By the Deserteurs- und Flüchtlingsberatung Wien, a counselling office based in Vienna who is offering free legal counseling for people in asylum or foreign police procedures. 


Monitoring the legal procedures and the decision-making process, we, as well as fellow NGO’s and asylum lawyers observed that rejections of asylum applications from Afghan nationals ultimately leading to deportation, increasingly referred back to an opinion of the court-certified ‘expert’ Karl Mahringer. According to his ‘expert’-opinion requested by the Federal Administrative Court (BVwG) in 2017, Afghanistan is safe for single Afghan men – there are no obstacles for their return to the country. An opinion that contrasts reports of NGOs operational in Afghanistan, other expert opinions as well as continued and increasing levels of attacks with civilian casualties in Afghanistan.

A portfolio of independent international reports and opinions has been submitted during various procedures by legal counselling organisations challenging the Mahringer opinion. Yet, the Federal Administrative Court seems to have great faith in the opinion and currently, around 200 negative decisions in the appeal proceedings based – at least partially – on the Mahringer’s opinion are accessible in the online legal information system (RIS).

The problem is not only that the opinion of a single expert is valued more credible than the multiple sources that challenges it – it is also the fact that Mahringer’s opinion itself is drawn upon more than doubtful methodology. He extract some general information, the distance between two towns for instance, from public sources – without citing them – but on substance he refers to findings of his own. His key line of argumentation refers to the alleged survey of 600 Afghans in Kabul, Mazar-e Sharif and Herat conducted by himself and three or four assistants – again, his documentation is not clear. Evidence such as the questionnaires or the raw data is not provided in the opinion itself. Further, a methodology chapter on details such as indicators used to guarantee representativeness is missing and in fact, it is explicitly declared that the study has been conducted without any kind of scientific preparation or review.

By law, scientific validity is demanded by court-certified experts and in their expert-opinions. According to the expert oath, Mahringer is obliged to comply with the rules of good scientific practices. We commissioned an assessment of the expert-opinion by Stefan Weber, an expert for plagiarism testing, who established that Mahringer lacks “reproducibility, validity and reliability”. According to Weber, Mahringer’s Afghanistan opinion rather qualifies as ‘travel report’.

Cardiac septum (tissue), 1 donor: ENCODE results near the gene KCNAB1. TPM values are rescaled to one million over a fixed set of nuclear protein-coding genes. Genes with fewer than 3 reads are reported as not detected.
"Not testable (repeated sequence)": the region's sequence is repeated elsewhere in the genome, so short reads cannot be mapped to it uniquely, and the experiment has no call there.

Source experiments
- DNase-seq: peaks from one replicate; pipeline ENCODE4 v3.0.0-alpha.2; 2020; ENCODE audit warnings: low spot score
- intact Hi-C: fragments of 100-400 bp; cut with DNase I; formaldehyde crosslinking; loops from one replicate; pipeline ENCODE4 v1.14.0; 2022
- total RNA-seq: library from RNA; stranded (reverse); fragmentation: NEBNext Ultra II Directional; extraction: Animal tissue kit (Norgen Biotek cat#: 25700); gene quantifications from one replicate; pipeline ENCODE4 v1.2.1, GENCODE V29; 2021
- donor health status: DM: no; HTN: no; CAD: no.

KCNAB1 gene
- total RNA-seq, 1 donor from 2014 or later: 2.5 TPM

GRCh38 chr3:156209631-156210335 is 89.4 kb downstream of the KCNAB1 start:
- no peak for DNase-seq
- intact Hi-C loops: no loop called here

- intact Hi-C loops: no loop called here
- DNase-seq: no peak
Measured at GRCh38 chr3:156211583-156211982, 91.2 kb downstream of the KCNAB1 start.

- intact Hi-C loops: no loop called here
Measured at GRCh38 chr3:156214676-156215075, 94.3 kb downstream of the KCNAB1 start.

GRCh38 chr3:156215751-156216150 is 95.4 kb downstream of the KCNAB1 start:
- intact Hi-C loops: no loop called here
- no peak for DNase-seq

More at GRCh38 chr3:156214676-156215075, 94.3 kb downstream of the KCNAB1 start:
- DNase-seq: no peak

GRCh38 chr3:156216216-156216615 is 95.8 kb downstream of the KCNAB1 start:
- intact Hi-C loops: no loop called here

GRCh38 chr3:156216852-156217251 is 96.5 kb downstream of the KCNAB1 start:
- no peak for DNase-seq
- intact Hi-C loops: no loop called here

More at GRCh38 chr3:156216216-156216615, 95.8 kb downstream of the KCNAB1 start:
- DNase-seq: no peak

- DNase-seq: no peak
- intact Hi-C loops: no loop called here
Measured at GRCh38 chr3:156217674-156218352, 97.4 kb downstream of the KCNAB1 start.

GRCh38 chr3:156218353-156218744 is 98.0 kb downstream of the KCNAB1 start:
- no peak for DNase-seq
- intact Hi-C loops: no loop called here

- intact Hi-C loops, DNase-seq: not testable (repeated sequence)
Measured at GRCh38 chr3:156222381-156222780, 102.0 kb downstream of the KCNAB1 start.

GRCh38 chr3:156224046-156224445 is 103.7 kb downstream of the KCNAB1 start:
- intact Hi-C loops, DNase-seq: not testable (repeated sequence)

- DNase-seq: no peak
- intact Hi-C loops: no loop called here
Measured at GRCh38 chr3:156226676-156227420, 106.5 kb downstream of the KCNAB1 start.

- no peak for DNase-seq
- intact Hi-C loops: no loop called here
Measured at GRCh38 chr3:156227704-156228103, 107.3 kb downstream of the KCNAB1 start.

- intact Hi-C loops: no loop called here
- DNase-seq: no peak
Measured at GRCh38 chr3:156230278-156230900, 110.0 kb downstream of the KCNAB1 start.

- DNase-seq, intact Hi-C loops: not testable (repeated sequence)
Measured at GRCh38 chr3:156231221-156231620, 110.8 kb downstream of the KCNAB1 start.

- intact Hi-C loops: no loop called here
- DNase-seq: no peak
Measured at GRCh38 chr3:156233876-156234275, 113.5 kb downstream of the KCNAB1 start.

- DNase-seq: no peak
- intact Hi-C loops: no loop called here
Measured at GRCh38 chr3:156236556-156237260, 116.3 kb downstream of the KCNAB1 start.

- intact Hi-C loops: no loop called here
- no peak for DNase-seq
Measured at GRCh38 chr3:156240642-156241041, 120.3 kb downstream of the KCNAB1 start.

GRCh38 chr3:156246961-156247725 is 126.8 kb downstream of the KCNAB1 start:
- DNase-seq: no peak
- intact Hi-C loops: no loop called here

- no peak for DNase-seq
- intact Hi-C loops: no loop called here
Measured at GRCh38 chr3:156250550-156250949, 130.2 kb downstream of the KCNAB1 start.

Following an answer of the Federal Ministry of Justice to the parliamentary question by the Parliamentarian Stephanie Krisper, liberal party (NEOS) a review procedure to verify whether Mahringer fulfils all preconditions to be a court-certified expert was started. The Ministry stated that it was not aware of the existing criticism and supports its full evaluation.

This week, we, the Deserteurs- und Flüchtlingsberatung, together with a group of asylum law experts and lawyers and the general secretary of Amnesty International Austria brought in a statement to the President of the Province Court of Vienna, responsible for evaluation procedure of court-certified experts. The 20-pager compiles all relevant information and lays down why Mahringer does not comply with the preconditions to be a court-certified expert.

Despite this lack of scientific validity Mahringer’s opinion is the basis for deportations, disqualifications and rejections. That seriously undermines legal certainty in the asylum procedure and potentially Afghan asylum seekers could pay with their life. Asylum decisions determine the course of individual lives, what makes it of uttermost importance to have a due process of law guaranteed at all stages.

We demand the immediate stop of using Mahringer’s opinion in the assessment of asylum claims from Afghan applicants; the withdrawal of his status as an expert; the resumption of all asylum cases in which the expert opinion has been used as a decisive reason and the stop for deportations from Austria to Afghanistan given the risks of wrongful rejections.


ECRE publishes op-eds by commentators with relevant experience and expertise in the field who want to contribute to the debate on refugee rights in Europe. The views expressed are those of the author and does not necessarily reflect ECRE positions


Photo: (cc) Liza, February 2010

This article appeared in the ECRE Weekly Bulletin . You can subscribe to the Weekly Bulletin here.